July | August 2017







Pew Report Finds States Increasingly Use Data in Policy, Funding Decisions

By Carrie Abner, CSG assistant director of communications and membership
Agencies hoping to secure funding in state budgets for new programs often have to answer a few key questions before their requests are approved. How will the funding be used? How will the program meet an identified need? Who and how many will benefit from the program? But state agencies in Utah that approach the Governor’s Office of Management and Budget are now met with an additional challenge from the governor’s budget staff.
“Show me the data.”
The Beehive State has made taking an evidence-based approach to policy, programming and funding decisions a high priority in recent years, demanding greater levels of data and research to support the use of state resources. In his fiscal year 2015 budget, Gov. Gary Herbert allocated $1.86 million to support criminal justice programs shown by research to reduce recidivism rates, and the Governor’s Office of Management and Budget, or GOMB, now requires agencies seeking funding in the state budget to show how the proposed program is evidence-based or supported by research, data, evaluation, or professional or industry standards.
“GOMB works with cabinet-level agencies to measure, track and improve the performance of their major systems of operations; currently GOMB is tracking the performance of approximately 110 systems,” said Kris Cox, Utah GOMB executive director. “These performance measures are tied to the GOMB budget process by analyzing budget requests against the trends in performance relative to volume, quality and cost.”
According to a recently published report by The Pew Charitable Trusts and the John D. and Catherine T. MacArthur Foundation, titled “How States Engage in Evidence-Based Policymaking,” Utah is one of five leading states in evidence-based policymaking across the country. The report, part of the Pew-MacArthur Results First Initiative, examines states’ efforts to employ research and evidence to inform budget and policy decisions, specifically in the areas of behavioral health, child welfare, criminal justice and juvenile justice.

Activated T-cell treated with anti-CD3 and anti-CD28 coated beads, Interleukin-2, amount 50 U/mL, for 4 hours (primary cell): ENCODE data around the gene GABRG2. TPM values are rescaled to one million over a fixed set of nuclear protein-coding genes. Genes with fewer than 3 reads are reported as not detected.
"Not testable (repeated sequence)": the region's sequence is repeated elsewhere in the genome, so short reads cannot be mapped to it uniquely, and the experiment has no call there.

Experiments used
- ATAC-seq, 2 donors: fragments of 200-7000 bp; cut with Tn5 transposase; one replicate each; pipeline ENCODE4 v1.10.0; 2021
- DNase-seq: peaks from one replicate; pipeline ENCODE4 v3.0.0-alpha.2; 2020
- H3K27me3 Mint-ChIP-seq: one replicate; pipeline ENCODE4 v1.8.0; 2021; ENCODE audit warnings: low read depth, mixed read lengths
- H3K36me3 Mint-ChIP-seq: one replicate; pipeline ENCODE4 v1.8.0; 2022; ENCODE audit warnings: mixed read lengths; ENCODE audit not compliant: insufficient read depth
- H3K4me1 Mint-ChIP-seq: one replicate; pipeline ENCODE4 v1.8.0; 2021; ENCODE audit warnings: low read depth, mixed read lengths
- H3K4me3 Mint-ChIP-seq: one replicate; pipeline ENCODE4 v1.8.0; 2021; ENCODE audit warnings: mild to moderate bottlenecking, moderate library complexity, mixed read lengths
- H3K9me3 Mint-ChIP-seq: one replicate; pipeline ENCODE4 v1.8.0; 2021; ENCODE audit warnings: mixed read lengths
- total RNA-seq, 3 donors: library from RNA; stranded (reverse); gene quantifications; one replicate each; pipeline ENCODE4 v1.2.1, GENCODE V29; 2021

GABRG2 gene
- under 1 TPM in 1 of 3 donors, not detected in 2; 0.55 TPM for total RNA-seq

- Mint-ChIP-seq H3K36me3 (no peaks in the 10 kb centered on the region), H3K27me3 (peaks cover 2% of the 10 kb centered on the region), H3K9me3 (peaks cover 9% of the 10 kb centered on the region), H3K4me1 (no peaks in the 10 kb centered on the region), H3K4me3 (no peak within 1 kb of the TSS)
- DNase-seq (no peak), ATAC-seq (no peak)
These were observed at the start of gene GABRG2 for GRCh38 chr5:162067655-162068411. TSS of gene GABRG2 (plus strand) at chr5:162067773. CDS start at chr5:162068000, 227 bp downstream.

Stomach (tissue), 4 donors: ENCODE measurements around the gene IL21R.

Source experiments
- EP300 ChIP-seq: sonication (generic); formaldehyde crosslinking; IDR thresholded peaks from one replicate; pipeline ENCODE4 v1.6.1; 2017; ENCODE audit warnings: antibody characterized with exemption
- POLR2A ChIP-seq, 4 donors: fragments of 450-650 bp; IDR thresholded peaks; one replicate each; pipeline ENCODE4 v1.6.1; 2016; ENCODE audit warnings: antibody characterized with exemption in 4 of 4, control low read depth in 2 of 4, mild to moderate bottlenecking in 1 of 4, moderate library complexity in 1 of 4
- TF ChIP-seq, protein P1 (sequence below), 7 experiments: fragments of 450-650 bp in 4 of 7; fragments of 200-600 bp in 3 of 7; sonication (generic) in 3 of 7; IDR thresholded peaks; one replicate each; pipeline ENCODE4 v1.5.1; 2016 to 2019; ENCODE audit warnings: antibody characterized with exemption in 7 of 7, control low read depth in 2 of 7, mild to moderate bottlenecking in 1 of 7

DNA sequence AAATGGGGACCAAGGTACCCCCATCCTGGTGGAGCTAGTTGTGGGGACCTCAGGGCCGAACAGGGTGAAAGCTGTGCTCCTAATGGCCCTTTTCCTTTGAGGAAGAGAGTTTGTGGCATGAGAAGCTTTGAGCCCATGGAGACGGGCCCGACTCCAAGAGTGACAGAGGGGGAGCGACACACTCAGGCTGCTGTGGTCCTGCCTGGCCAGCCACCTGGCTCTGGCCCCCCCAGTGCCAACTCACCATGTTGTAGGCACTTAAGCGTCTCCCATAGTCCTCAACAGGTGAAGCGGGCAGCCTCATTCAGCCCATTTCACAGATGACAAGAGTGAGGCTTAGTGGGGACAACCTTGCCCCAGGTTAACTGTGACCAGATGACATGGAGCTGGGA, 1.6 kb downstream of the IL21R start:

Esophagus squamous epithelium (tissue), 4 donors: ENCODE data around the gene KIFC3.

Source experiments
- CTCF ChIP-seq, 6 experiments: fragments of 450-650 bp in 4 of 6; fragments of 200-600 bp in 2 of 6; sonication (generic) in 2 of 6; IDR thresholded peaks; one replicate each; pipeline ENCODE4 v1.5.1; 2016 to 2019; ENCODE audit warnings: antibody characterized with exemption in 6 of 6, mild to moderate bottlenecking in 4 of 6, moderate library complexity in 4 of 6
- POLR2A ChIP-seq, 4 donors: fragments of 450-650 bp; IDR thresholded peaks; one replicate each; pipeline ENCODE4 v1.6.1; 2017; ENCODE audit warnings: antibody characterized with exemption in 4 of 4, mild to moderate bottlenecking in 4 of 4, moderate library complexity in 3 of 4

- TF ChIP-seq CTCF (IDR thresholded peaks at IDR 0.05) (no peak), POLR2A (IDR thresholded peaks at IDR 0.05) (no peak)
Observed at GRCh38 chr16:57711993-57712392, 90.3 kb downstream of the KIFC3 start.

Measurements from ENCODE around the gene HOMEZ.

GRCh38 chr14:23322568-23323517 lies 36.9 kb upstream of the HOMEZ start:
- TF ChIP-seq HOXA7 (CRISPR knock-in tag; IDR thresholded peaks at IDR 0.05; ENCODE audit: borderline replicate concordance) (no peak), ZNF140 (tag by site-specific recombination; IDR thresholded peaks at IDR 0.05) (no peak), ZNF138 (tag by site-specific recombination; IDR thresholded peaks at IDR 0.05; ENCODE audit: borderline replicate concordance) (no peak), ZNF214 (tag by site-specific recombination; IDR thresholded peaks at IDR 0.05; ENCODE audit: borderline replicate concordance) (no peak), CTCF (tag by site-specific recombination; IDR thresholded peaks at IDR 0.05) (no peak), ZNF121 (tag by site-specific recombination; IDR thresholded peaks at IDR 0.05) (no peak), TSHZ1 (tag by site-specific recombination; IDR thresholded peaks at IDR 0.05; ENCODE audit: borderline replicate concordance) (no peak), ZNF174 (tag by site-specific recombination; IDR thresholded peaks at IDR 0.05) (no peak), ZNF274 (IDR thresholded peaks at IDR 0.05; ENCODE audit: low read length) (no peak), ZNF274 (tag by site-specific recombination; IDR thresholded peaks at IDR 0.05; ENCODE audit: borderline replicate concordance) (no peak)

The Results First Initiative, which is nearly seven years old, works directly with state and local policymakers in 22 states and eight counties across the country to identify and invest in effective policies and programs.
“Evidence-based policymaking is gaining popularity around the country and we have some information about it how it’s working in the states… through our direct technical assistance and training work,” said Sara Dube, director of the Results First Initiative. But, Dube said, the “first-of-its-kind report” helped provide a more comprehensive assessment of efforts to incorporate an evidence-based approach in policymaking across all 50 states.
And the results, she said, are pretty positive.
“Most states are doing some form evidence-based policymaking, which is certainly encouraging,” Dube said. “They’re taking some action in least one of the four policy areas we looked at.”
But the degree to which states have adopted evidence-based policymaking, both in terms of the quantity of actions and sophistication of those actions, varies.
“The advanced use of evidence-based policymaking is much more limited,” Dube said.
The study categorized the 50 states into four groups—leading, established, modest and trailing—based on their level of evidence-based policymaking in the four policy areas they examined.
Connecticut, Minnesota, Oregon and Washington, in addition to Utah, were identified as the leading states, according to Dube, demonstrating the most advanced use of research in policy and funding decisions, both in terms of the quantity and sophistication of those efforts.
“Those five (leading) states not only do more with evidence-based policymaking across those policy areas, but they also take more advanced actions within those areas. For example, they may have a very systematic way to conduct cost-benefit analysis and then incorporate that data into the budgeting process,” Dube said.
That’s the case in Utah, where program performance measures are considered during the budget process.
“The overall intent of using evidence-based data for new budget requests as well as follow up is to determine if the funding is actually providing the intended results,” said Cox. “Positive results provide the business case for additional resources while neutral or poor results signal the need for a course correction or different strategy.”
While states like Utah are leading the pack in incorporating research into policy and funding decisions, other states are following suit. The report identifies some key steps that states in other categories can take to move up the ladder.
“It really comes down to sophistication,” said Dube. “States in the modest category are engaging in evidence-based policymaking in some way, but are not taking actions as sophisticated as those that states in the established and leading categories are taking.”
Building stakeholder support, educating decision-makers and others about the importance of an evidence-based approach, committing to using evidence in policymaking, developing staff capacity and creating a sufficient data infrastructure to support evidence-based policymaking are all important steps for states to take as they advance efforts to strengthen evidence-based policymaking, according to the report.
Ultimately, Dube said, developing an evidence-based policymaking approach requires states to create a culture that supports such an approach to policymaking.
“Culture change is hard and takes time,” said Dube. “Some good first steps are to follow the actions laid out in the report and to build stakeholder support so that, ideally, the state’s commitment to evidence-based policymaking remains even in light of turnover.”
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